Pressing R2 lets you fling your string out like a lasso, and swing from various tether points like a woollen version of Tarzan, while holding circle, lets you drag certain objects you find lying around - from tin cans to batteries and old, rotten branches, you can shuffle certain things around in the environment to your heart's content - it's just figuring out how to use them that's the problem. Sometimes you'll just need to force it up against a ledge to use as a makeshift platform - or, if it's a piece of wood, you might need to make a bridge using your string, then push the plank up it, and into a nearby lake, so you can set sail, and continue your adventure. With puzzles coming thick and fast, you'll constantly find yourself having to pause, look around, and try and figure out what you need to do to carry on.

And that's where the genius of Unravel comes from. Because there are no "special" mechanics to discover, everything works as it would in real life - so, if you could figure out a way to get your little yarn man from A to B in real life, the chances are you can do it in game too. And while creating your own rope bridges, and shoving things around it may form the game's bread and butter, the puzzles do very quickly get a lot trickier. Just take a look at the thinking involved to solve the puzzle below, and you'll get the gist of how complex things can get (in a good way).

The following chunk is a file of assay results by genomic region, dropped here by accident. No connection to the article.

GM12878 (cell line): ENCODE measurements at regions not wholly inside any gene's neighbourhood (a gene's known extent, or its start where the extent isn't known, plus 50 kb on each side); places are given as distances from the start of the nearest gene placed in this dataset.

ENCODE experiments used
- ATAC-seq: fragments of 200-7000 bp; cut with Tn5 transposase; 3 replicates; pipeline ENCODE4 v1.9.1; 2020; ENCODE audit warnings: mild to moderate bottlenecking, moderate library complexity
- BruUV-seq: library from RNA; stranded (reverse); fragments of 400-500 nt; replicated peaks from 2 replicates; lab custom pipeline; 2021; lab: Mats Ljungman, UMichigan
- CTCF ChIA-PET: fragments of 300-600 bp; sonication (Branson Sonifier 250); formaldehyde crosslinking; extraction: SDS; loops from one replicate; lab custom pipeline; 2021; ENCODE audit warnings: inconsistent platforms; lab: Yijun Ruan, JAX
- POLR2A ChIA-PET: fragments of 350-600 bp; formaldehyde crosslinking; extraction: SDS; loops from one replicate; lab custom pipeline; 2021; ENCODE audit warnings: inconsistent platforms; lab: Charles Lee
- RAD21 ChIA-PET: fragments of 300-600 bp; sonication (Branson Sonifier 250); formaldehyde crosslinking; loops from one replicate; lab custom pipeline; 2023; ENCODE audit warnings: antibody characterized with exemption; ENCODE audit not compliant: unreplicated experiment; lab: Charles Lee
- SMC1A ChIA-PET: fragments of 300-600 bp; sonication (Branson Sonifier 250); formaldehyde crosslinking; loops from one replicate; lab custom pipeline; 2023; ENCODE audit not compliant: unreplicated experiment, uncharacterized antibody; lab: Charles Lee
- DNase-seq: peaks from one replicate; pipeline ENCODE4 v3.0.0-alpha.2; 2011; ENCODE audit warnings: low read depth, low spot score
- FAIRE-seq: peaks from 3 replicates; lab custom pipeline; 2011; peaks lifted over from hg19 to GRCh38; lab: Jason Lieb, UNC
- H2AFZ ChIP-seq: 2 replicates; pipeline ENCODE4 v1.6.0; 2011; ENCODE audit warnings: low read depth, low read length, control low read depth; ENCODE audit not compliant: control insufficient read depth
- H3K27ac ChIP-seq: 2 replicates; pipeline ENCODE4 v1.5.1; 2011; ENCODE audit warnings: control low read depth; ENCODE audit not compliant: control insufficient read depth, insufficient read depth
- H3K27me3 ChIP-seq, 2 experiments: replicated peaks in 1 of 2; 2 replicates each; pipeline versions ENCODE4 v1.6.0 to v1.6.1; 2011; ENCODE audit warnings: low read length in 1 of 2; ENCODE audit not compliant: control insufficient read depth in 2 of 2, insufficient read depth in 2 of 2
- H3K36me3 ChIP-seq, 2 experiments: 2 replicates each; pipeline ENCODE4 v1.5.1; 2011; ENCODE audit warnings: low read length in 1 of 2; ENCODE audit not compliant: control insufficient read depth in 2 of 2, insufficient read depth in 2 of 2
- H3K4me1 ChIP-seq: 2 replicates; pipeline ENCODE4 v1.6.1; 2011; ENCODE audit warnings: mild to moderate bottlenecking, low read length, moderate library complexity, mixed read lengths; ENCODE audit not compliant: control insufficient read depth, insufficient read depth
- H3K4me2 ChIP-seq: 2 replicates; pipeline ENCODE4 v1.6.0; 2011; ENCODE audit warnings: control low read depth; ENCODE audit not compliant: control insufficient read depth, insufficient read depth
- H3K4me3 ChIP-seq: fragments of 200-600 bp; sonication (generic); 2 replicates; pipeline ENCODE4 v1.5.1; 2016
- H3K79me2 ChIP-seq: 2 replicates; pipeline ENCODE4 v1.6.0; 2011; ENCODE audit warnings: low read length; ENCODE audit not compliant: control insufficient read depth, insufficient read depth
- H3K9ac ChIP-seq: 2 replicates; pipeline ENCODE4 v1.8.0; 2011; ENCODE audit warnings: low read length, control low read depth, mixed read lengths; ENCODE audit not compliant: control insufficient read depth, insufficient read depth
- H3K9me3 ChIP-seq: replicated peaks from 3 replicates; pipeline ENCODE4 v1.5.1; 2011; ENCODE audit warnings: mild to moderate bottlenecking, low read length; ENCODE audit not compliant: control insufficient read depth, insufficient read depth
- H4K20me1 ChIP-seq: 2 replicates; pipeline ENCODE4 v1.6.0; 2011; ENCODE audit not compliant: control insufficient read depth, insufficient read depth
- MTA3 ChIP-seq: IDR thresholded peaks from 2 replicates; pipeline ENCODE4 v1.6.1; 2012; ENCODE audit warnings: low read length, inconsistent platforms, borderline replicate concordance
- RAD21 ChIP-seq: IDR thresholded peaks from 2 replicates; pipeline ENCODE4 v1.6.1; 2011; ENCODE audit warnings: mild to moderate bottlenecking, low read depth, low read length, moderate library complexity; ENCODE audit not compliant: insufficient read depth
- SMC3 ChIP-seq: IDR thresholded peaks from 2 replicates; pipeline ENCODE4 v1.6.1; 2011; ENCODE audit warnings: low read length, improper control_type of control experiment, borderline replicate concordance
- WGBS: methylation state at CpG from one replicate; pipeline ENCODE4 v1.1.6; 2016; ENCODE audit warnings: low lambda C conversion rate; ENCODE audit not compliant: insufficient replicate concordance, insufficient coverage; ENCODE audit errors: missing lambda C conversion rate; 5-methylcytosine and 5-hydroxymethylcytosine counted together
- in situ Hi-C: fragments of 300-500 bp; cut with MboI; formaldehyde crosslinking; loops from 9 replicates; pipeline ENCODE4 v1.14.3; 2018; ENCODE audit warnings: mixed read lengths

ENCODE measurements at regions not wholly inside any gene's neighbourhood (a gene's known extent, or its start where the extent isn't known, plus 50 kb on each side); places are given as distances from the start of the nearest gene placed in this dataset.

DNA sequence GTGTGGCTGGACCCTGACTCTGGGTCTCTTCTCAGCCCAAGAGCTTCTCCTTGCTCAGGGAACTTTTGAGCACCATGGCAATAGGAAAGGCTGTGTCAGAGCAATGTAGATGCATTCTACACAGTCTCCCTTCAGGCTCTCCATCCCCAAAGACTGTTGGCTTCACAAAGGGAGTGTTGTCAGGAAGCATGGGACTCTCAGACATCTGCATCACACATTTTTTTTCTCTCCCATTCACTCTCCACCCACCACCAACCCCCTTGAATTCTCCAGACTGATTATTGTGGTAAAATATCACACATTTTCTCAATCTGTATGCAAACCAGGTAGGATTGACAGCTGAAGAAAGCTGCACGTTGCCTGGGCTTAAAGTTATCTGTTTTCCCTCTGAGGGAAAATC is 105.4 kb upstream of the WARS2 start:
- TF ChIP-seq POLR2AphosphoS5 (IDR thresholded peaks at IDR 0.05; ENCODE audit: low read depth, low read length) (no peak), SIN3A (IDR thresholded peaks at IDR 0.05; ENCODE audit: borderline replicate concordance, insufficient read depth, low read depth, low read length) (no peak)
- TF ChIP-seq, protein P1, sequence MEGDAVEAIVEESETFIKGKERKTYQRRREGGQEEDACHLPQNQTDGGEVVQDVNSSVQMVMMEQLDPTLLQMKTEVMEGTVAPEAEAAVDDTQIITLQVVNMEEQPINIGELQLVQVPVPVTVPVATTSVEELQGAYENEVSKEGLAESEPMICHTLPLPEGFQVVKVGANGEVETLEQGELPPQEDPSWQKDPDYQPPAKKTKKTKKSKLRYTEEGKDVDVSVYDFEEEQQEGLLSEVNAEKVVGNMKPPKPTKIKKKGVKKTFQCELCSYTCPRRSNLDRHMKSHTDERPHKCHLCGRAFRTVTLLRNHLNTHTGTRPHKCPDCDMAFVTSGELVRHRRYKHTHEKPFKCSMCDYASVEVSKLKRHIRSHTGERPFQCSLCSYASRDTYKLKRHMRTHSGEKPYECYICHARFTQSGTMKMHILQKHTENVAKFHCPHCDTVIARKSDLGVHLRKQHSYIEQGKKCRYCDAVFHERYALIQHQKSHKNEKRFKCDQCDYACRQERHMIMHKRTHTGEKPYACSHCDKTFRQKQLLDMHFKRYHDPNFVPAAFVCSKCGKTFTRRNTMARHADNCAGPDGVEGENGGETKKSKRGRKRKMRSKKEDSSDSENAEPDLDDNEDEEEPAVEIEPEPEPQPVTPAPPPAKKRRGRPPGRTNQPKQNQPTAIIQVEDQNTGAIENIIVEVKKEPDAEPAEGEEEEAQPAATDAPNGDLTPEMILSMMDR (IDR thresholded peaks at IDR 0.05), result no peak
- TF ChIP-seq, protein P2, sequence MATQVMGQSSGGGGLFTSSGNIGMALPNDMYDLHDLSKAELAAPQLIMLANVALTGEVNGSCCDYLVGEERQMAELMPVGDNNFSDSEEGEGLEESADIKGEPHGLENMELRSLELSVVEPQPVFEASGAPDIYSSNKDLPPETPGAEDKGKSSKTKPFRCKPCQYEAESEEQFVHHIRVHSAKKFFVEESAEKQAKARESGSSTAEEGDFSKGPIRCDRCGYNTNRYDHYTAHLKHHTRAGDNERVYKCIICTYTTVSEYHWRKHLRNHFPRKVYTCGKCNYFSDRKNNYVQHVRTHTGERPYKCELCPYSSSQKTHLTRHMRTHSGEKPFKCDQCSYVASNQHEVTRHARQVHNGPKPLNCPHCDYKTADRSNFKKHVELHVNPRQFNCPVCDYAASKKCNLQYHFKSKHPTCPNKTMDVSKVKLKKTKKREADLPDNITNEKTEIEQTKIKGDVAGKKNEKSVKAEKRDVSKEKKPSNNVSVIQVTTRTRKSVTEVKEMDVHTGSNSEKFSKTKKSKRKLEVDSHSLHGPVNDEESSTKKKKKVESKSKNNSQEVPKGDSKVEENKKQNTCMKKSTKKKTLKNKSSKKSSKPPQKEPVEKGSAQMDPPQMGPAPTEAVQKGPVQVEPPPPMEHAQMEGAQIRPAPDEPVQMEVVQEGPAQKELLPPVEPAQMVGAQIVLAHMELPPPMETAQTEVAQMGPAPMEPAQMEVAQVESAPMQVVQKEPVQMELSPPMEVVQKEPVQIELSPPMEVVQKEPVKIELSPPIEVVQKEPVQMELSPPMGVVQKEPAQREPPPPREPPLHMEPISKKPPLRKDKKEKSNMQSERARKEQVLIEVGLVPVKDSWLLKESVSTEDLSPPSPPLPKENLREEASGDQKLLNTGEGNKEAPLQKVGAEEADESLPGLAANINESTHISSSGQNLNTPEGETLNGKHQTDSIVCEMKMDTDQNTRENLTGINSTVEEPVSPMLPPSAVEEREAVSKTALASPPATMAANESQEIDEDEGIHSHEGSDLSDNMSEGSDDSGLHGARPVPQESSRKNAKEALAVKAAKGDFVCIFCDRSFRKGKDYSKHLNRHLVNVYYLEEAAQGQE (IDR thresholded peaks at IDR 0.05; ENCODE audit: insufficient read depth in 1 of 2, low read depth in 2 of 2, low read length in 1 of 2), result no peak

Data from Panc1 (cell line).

And because you're constantly unravelling, how you manage your yarn becomes a real factor in how you solve the puzzles. Scattered throughout the levels, you'll find the odd yarn replenishing checkpoint - yet if you've left yourself tethered to the last puzzle, or solved it in a particularly awkward, back and forth way, you'll have left behind more yarn than you should have, and you'll end up running out before you get to the next checkpoint - meaning you'll have to go and back track.

So, there's a lot to think about in Unravel - yet that's part of what makes it so rewarding. Taking a look at the objects you're presented with, and figuring out how to tie everything together, literally, leaves you with a real sense of accomplishment when you figure it out - and there are so many "ohhhhhhh!" moments, where you'll finally figure out what you're meant to be doing, after several minutes of messing around. When it all comes together, it's great.